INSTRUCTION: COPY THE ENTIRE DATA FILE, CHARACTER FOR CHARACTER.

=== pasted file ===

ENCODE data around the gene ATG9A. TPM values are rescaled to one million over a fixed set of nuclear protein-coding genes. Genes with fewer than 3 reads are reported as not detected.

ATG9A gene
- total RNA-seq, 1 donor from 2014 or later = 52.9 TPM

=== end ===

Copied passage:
ENCODE data around the gene ATG9A. TPM values are rescaled to one million over a fixed set of nuclear protein-coding genes. Genes with fewer than 3 reads are reported as not detected.

ATG9A gene
- total RNA-seq, 1 donor from 2014 or later = 52.9 TPM